Local musician talks live performance and his funky sound
The irony of Diamond Cafe’s popularity as a funk pop musician in Victoria is that it stems from an ethos of individualism and an early career rejection of the cookie cutter path towards musical success.
Tristan Thompson, the man behind the artist moniker Diamond Cafe, is set on doing his own thing, and is carving himself out a bold niche in the Vic music scene in the process.
“I was always … really trying to find my own sound,” Thompson said in an interview.
In 2014, as a teen, the Victoria local was picked up by Toronto-based Chatter Records and set on the path of a new radio pop prodigy. He started posting Top 40 cover songs on Youtube and received increasing attention as a young artist. Thompson created two albums under the label.
“It was really cool in the beginning,” he said. “They wrote all the songs for me, so I just pretty much had to learn all the lyrics.”
As Thompson navigated the world of radio pop music for the masses, he found himself spending time in his room, trying to find his own, more alternative sound. And thus was the genesis of Diamond Cafe.
“Around 2016 we were working on the second album … I started listening to more independent music … and I found that I really just loved synthesizer pop and funk music,” said Thompson. “And I was like, ‘This is what I should be doing.’”
“In the end I always wanted to be a songwriter.”
Chatter Records rejected the songs that Thompson started bringing to them, and they dropped him shortly after he played a festival with a setlist of his own original, unapproved songs — songs that Thompson claims they thought were too “overtly sexual.”
Since then, Diamond Cafe has made music unencumbered by a need for recognition. Thompson combines powerful performance with admirable individualism.
Thompson said that he relies heavily on his ear throughout the recording and producing processes. He concedes that he is no expert when it comes to getting technical in the studio.
“Man, to be honest, I don’t even know what I’m doing still to this day,” said Thompson. “What you’re hearing is me learning how to record and write music.”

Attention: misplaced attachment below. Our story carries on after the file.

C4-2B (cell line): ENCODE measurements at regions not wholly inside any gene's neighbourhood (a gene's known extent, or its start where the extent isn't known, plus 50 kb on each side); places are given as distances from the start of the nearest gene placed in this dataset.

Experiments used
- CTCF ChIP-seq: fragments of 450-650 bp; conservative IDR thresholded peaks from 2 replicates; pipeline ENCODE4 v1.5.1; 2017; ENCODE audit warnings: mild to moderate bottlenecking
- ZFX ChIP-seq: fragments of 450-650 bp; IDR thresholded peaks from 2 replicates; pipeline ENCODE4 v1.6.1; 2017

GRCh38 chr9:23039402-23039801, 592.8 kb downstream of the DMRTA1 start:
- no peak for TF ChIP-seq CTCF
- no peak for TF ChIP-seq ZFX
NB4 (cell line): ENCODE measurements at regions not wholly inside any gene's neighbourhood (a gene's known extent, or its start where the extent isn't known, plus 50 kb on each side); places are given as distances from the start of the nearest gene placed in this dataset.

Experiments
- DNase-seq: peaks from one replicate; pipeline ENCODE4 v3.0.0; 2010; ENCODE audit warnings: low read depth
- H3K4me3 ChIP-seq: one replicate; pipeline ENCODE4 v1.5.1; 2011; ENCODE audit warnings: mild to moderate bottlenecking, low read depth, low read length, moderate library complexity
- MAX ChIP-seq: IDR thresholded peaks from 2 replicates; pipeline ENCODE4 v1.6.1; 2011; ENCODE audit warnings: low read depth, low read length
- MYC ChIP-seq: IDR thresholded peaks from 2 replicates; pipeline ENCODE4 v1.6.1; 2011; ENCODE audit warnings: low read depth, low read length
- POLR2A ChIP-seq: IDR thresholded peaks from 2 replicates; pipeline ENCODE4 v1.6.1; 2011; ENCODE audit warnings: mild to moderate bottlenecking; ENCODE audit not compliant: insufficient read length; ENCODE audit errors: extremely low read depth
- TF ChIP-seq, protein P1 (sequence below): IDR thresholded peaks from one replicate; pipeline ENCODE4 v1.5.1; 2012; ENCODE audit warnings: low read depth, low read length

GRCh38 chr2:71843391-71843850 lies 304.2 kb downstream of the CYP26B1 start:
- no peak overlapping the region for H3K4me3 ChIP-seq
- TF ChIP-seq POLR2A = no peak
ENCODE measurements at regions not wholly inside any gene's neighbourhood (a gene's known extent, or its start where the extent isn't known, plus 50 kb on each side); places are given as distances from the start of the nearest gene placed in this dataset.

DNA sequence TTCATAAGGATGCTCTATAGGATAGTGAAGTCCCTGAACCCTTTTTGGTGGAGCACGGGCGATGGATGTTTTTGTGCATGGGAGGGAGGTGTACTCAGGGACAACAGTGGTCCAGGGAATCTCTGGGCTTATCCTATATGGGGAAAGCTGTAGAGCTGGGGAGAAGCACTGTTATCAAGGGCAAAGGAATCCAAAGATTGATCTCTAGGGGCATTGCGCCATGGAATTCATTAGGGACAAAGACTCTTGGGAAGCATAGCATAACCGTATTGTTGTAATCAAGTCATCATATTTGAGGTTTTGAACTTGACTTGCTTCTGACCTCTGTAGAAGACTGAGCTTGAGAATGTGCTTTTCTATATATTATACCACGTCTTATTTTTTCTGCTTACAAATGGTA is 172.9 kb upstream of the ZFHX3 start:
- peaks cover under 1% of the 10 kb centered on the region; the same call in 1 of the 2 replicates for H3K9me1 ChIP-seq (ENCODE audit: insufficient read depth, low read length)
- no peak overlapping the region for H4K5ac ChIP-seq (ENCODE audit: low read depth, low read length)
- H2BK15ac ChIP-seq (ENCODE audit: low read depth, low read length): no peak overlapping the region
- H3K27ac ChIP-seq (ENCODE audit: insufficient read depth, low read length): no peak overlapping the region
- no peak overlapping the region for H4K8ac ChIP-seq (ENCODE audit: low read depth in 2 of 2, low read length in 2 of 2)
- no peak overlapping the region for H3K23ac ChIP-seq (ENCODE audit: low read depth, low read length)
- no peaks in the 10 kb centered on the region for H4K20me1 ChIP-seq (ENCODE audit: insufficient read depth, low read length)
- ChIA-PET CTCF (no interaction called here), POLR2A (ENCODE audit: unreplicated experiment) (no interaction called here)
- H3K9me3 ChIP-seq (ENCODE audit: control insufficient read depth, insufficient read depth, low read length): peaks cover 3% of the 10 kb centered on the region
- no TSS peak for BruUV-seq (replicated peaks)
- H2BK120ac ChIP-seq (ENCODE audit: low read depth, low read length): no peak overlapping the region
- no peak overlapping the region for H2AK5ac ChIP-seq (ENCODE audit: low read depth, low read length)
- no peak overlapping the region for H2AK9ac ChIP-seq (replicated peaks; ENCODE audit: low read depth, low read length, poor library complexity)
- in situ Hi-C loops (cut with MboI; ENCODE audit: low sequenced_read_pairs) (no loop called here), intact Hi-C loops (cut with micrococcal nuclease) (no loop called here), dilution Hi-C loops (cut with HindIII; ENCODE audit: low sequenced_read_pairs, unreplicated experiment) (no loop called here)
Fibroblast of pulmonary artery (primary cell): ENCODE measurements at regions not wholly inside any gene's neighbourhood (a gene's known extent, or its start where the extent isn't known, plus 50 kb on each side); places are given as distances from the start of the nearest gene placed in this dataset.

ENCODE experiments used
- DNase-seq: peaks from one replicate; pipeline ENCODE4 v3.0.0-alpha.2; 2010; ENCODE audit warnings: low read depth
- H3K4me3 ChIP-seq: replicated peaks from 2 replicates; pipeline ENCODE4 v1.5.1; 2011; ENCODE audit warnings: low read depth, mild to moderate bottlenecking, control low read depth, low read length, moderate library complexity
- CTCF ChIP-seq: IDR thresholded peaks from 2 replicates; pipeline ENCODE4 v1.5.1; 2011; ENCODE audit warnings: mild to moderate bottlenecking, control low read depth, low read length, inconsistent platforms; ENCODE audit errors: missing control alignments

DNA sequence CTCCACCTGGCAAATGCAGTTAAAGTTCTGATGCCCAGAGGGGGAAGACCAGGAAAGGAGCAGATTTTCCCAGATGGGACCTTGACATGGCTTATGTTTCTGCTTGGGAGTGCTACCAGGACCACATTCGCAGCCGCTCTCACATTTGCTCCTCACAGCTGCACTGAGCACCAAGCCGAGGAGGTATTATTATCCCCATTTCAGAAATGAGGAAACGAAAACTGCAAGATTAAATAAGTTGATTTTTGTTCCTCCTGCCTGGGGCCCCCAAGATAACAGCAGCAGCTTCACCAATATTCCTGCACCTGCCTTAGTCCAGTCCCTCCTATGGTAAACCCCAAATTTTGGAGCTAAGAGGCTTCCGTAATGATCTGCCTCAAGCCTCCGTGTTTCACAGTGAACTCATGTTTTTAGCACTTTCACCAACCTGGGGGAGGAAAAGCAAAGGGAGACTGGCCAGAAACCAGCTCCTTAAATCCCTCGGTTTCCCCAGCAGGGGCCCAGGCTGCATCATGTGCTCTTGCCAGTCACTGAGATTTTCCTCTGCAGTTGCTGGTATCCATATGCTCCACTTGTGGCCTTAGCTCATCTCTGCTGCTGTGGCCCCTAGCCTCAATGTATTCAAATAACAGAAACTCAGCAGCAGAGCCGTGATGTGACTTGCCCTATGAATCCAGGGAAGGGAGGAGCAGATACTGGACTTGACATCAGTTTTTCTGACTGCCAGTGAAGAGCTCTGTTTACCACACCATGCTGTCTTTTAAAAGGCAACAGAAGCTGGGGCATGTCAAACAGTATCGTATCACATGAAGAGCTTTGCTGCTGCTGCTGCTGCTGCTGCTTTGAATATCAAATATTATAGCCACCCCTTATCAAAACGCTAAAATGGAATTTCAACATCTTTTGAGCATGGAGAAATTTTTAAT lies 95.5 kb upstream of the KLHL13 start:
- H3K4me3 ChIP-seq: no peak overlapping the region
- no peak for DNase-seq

Although writing, recording, and producing is a relatively solitary process for Diamond Cafe, live performance requires a crew of musicians who can bring it. Filling out the ranks of a funk pop band in Vic is an impressive feat since, as Thompson says, “there’s not a lot of funk pop musicians in Victoria.”
The people Thompson performs music with are always changing. “A lot of the musicians I have are more or less hired guns,” he said — lethal weapons in the rhythmically charged world of West Coast funk.
Discussing performance and practice, it becomes clear why Thompson’s recording style is so blasé: performing is the real pursuit for Diamond Cafe. Thompson’s band can practice for up to six hours a day in preparation for a show.
Rehearsing, Thompson says, is crucial to the success of Diamond Cafe and no doubt it pays off in dividends. Diamond Cafe has had the opportunity to perform with artists such as Zack Fox and Kenny Beats and fill venues such as the Capital Ballroom with his local shows.
“I like performing way better than the recording process,” he said. “You’re basically feeding off each other when you’re playing the songs live. If you’re giving [the fans] a good performance, they’re going to remember that for the rest of their lives.”
As an artist exploring a genre with little foundation in Victoria, live performance has been a proving ground for the validity of funk pop in Victoria.
“That’s what happens when you put in the work like we do for rehearsals and stuff. It shows, and people want to keep coming back,” said Thompson.
Thompson certainly feels the implications of the pursuit of what pessimists might call a funk pop pipedream. It’s not uncommon to find Diamond Cafe on punk or alt-rock bills and one can imagine that pulling the crowd into his RnB-tinted frame could be an uphill battle.
“I feel like I don’t really have a group of people that make the same type of music as me,” said the musician.
All said, Thompson has found strong support in Victoria, as he continues to deliver engaging live shows. It is clear that he holds gratitude for the local reception his career has received thus far.
“I just wanted to bring that music to Victoria and the fans, the people embraced it,” he said.
Looking towards the near-future, Diamond Cafe is planning a steady stream of “singles, for now.” Singles, Thompson says, provide him more creative freedom. The creative spectrum of EPs or albums, he argues, is somewhat limited by the necessity of a cohesive theme.
The plan for Diamond Cafe is simple: “I just want to continue to make what I think is great music, [and] hopefully what others will think is great music,” Thompson said with a laugh. “I don’t really care to be famous … I just want to at least be there enough where I can have a great audience, great night. Like I said, playing shows is the ultimate goal.”
As a true performing artist of a genre with seemingly little traction in the Vic music scene, Diamond Cafe’s local success is proving a point. Individualism and commitment to quality is a strength when leveraged properly.
Find Diamond Cafe on Bandcamp and Spotify and on Instagram and Twitter @diamondcafe01.